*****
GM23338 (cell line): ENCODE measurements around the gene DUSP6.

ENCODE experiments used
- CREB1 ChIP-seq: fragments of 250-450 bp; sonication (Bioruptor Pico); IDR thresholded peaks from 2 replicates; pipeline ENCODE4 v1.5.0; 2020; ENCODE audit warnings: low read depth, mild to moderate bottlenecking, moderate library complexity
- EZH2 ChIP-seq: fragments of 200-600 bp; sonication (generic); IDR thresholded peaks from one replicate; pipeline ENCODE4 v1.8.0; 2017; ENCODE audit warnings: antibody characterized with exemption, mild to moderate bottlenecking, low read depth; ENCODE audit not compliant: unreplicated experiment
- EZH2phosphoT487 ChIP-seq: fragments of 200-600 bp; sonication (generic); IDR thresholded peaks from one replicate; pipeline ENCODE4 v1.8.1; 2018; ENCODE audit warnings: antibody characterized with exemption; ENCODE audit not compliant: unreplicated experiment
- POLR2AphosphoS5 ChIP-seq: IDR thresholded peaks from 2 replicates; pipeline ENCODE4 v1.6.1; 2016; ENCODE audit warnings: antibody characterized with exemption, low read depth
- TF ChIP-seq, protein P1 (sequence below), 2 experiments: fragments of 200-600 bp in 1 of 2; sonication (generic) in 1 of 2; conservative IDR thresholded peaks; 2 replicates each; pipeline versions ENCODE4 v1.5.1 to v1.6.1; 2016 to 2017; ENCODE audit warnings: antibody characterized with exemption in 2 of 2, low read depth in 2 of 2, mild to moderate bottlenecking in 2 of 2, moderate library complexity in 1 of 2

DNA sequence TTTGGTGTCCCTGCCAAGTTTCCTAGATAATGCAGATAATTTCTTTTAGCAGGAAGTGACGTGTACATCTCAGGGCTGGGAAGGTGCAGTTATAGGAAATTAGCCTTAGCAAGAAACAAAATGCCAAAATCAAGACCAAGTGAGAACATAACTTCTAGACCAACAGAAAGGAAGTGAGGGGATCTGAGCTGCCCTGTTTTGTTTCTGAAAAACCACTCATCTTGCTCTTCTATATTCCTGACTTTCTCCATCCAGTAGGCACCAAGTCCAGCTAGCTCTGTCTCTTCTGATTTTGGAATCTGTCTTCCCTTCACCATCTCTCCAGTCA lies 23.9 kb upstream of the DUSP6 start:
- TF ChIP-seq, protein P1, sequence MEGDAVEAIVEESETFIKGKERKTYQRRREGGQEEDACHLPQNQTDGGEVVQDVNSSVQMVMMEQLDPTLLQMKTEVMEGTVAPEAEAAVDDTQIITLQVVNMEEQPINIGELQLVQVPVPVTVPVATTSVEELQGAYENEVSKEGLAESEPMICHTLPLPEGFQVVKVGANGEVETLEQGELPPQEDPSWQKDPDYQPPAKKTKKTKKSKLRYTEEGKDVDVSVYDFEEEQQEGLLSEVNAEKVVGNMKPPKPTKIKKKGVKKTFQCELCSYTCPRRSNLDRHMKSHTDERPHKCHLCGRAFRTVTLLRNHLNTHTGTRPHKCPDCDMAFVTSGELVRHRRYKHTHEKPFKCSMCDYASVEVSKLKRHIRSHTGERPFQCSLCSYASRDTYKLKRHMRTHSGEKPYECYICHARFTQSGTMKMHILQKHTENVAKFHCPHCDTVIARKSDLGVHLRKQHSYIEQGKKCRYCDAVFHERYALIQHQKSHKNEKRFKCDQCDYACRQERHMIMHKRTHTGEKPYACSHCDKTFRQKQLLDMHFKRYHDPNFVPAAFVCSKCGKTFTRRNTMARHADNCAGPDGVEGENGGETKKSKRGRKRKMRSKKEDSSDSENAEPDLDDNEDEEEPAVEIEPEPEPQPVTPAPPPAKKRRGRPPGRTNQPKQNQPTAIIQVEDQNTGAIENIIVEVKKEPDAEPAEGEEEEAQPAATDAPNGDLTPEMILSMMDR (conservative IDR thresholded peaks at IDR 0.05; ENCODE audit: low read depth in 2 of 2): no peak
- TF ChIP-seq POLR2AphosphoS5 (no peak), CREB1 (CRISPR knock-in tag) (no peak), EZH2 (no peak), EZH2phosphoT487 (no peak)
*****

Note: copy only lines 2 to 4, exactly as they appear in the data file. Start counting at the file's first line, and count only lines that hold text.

ENCODE experiments used
- CREB1 ChIP-seq: fragments of 250-450 bp; sonication (Bioruptor Pico); IDR thresholded peaks from 2 replicates; pipeline ENCODE4 v1.5.0; 2020; ENCODE audit warnings: low read depth, mild to moderate bottlenecking, moderate library complexity
- EZH2 ChIP-seq: fragments of 200-600 bp; sonication (generic); IDR thresholded peaks from one replicate; pipeline ENCODE4 v1.8.0; 2017; ENCODE audit warnings: antibody characterized with exemption, mild to moderate bottlenecking, low read depth; ENCODE audit not compliant: unreplicated experiment